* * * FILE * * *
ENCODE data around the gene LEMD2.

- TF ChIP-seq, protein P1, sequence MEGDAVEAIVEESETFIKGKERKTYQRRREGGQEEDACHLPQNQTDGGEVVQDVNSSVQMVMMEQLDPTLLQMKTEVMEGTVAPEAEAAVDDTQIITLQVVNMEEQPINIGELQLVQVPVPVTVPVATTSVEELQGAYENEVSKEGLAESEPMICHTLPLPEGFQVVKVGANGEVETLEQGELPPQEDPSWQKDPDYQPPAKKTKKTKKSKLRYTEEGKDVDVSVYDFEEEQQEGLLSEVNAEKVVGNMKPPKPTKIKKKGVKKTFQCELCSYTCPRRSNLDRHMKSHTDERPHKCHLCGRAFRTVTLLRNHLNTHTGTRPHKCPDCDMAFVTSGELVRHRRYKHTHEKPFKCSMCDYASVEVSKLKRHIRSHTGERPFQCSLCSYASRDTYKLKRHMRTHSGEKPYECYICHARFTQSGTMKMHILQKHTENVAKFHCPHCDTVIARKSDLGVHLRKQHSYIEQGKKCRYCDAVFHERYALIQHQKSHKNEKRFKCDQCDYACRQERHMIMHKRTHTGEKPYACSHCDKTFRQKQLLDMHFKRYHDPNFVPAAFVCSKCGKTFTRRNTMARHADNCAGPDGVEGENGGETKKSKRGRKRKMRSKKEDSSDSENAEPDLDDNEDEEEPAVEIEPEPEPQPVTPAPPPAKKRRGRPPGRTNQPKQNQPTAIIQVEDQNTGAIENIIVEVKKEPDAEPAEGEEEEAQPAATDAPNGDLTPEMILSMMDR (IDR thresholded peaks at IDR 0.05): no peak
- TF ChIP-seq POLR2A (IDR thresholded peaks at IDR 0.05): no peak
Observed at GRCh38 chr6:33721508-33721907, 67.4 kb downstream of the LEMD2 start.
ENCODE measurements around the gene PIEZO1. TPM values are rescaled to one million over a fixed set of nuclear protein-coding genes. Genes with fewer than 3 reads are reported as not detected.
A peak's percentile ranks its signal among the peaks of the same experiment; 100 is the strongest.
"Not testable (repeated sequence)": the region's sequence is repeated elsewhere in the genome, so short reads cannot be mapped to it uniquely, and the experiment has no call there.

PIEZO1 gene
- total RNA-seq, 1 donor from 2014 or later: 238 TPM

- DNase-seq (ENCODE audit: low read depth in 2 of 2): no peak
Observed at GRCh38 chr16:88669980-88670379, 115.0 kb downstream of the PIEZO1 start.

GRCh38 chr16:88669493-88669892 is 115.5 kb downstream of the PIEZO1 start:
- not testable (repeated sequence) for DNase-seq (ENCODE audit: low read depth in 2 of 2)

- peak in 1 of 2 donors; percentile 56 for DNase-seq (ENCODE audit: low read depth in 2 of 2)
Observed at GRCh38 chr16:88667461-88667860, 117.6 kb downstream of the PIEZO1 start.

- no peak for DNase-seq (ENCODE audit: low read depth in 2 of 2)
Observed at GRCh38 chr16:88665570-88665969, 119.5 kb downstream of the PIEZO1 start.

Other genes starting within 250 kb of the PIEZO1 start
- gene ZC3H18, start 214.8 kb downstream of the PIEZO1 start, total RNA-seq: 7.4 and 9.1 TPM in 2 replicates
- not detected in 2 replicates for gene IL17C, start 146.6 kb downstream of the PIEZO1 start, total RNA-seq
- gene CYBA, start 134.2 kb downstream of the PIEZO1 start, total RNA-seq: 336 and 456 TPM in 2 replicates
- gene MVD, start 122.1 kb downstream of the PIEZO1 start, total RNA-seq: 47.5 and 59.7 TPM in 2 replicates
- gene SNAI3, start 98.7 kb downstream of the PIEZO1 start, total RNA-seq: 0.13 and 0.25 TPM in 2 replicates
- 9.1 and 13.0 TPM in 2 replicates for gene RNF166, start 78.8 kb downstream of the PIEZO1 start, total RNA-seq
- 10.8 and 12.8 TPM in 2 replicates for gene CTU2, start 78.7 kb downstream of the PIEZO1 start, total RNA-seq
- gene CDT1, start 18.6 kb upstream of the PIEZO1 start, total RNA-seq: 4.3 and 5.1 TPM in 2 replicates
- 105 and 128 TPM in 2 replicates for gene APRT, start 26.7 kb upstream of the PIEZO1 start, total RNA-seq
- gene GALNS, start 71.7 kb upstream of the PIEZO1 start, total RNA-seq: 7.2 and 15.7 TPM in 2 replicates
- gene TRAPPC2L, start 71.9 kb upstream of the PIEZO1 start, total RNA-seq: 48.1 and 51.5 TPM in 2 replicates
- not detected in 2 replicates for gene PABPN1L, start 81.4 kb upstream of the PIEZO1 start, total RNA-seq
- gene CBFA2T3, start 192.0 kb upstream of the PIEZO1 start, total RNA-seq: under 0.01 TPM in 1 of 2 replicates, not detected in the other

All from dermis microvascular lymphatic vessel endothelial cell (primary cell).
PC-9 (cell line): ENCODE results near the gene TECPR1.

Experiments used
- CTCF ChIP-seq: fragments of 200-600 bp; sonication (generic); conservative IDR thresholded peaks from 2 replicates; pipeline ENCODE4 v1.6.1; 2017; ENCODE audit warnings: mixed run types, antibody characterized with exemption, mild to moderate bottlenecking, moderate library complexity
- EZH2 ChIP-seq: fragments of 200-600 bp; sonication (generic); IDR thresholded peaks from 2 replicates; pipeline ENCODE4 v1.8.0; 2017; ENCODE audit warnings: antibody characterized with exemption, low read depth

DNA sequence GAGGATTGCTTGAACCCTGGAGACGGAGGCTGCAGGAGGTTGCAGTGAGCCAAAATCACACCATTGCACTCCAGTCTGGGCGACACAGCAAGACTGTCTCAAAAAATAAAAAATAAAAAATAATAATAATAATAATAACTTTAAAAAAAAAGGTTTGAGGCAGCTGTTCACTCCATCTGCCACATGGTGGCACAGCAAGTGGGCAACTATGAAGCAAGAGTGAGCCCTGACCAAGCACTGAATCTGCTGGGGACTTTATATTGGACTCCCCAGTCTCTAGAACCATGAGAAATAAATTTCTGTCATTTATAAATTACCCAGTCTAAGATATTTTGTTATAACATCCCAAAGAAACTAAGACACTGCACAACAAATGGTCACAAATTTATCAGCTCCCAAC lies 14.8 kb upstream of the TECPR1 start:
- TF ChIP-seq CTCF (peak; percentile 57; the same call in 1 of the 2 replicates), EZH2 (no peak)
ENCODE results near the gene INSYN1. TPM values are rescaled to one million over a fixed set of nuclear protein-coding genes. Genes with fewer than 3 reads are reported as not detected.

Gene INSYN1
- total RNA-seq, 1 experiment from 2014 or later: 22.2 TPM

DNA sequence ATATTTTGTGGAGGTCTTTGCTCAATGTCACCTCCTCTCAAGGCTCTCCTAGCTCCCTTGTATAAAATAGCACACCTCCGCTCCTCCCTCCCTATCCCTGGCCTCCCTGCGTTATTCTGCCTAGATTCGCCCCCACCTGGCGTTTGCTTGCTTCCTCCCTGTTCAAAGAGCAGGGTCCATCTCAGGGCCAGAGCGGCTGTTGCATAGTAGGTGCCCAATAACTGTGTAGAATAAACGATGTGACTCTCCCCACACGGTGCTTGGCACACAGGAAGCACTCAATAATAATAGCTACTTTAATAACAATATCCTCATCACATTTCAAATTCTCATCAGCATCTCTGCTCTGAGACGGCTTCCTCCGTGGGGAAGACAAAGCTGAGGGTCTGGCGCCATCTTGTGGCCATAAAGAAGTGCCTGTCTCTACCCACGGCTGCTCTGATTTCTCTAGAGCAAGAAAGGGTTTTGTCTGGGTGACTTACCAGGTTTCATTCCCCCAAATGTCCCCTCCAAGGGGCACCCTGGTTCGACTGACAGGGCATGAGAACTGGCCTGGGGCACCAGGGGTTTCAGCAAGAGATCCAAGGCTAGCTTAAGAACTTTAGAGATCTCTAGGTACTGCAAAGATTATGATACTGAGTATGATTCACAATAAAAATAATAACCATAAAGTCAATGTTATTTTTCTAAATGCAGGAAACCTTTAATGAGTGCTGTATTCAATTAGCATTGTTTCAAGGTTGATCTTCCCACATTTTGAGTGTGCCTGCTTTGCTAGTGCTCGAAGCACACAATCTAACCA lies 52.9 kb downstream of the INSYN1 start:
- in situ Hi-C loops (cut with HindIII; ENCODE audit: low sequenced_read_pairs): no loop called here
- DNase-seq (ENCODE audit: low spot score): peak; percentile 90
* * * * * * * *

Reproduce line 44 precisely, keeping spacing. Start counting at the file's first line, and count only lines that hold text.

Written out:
- DNase-seq (ENCODE audit: low spot score): peak; percentile 90